When I discovered that my yard was almost 100 per cent sand, it didn’t occur to me then that what I had was a substrate for hydroponic gardening. Some nutrients remained in the roots of over wintering cover crops, but most of the decent soil I’d been making washed out every winter. Every spring is almost a clean slate, so that’s when I dig in the cover crop and spread compost and fertilizer.
When I built the compost pile last fall, I added clay and rock phosphate so that, when combined with vegetation and some soil, the resulting humus plus organic fertilizer would replenish the garden. I follow hydroponic methods like compost tea and soil drenches which also work well for clayey gardens.
I’m starting the compost tea now, because it will take a week or so to be ready to use. I fill an old pillow slip with compost or vegetation, but I’m told that manure works as well. I haven’t become enough of a farmer yet to get that intimate with manure. My dad remembers seeing his neighbours argue over whose droppings those were on the streets in Sheffield after horses had clopped by, but I’m not at that point. Yet. Oh, I’ll shovel some onto a compost heap, confident that the resulting product will look and smell nothing like its inputs, but that’s as close as I’ll get.
Once the pillow slip is one third filled, I tie it up, toss it into my 10 gallon can, add a quarter cup of fish fertilizer, fill it with water, clap the lid on to keep out flies and let it sit for a week or so. Fish fertilizer adds nitrogen to the mix and encourages leaf development. Later in the season I’ll change to liquid kelp fertilizer because that encourages flower and fruit development.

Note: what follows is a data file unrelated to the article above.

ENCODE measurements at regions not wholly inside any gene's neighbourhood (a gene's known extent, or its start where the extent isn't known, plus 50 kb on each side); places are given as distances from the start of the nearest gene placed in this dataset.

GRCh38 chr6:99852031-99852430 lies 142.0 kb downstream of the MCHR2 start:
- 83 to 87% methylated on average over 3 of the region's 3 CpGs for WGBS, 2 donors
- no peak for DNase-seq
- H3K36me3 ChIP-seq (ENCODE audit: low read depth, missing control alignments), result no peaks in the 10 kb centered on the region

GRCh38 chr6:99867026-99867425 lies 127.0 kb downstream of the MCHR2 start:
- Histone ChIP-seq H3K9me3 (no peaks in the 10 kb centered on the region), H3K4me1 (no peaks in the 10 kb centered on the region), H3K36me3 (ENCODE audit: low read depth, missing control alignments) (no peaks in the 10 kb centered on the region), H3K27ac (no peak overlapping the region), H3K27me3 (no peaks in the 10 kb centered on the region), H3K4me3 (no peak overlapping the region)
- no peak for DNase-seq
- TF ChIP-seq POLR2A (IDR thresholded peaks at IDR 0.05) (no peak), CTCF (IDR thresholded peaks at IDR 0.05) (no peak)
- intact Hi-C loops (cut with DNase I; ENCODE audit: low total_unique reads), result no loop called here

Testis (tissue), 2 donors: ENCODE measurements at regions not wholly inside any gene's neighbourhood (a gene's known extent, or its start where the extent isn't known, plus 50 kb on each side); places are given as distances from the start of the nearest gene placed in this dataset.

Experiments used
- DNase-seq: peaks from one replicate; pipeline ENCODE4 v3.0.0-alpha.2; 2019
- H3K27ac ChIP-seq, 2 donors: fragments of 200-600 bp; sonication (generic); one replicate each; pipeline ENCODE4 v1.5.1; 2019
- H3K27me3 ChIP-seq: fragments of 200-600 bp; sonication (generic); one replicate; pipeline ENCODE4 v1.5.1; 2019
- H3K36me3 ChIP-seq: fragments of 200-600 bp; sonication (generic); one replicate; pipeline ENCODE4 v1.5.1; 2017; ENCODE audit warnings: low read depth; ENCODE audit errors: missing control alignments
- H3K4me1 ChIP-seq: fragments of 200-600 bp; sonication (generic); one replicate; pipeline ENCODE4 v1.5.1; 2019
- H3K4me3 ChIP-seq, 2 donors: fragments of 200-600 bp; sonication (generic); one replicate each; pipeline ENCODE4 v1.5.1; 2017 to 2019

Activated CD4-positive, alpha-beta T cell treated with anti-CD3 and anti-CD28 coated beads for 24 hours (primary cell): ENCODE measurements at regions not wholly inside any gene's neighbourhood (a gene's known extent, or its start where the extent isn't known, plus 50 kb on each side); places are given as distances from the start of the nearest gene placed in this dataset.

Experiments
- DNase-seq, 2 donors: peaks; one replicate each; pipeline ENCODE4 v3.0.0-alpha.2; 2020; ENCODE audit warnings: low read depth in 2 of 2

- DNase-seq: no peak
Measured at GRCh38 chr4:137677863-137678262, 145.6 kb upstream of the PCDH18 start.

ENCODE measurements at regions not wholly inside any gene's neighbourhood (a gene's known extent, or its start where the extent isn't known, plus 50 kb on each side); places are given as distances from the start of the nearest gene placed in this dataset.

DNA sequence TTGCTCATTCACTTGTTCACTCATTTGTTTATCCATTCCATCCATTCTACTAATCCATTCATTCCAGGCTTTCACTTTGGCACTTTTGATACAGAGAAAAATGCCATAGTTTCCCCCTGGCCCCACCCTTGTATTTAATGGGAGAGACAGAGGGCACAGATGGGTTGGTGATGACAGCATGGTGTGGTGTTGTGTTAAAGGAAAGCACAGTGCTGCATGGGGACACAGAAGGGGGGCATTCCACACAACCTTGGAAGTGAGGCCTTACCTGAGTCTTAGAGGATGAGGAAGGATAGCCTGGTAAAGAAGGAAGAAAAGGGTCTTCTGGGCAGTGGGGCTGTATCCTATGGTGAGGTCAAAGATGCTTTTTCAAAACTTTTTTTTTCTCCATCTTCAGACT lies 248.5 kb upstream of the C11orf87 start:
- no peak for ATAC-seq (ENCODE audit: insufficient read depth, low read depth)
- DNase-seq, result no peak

This process results in anaerobic decomposition. True hydroponic growers, I’m told, aerate their compost tea by placing an electric aerator into the liquid that bubbles air into it, allowing aerobic bacteria to proliferate and create a nutrient solution much sooner than my method. I like to use as little electricity as possible, so I just let my compost and water ferment undisturbed. The result works very well as a spray and soil drench because my plants thrive and have not fallen prey to any diseases since I’ve been using it.
I doubt that I could garden on this soil without compost tea. It takes time to strain some into a bucket, dilute this till it looks like weak tea and apply the mixture to my plants, but the results are worth it. I spray the whole garden every two weeks: the side yard one week and the back yard the next. It’s important to dilute the tea because when it’s undiluted, the strong liquid can burn the plants. I did this once on cabbages and lost the whole crop.
I also drench the soil around larger plants like tomatoes and cucumbers every two weeks. I drilled quarter inch holes in several buckets that I place beside each prospective plant, then I pour in a litre of diluted compost tea and let it percolate down.
Overwintered cover crop and rich compost plus organic fertilizer and compost tea help retain water and nutrients in my sandy soil, producing robust plants resilient to drought, so come the summer we’ll still be harvesting plump, juicy vegetables.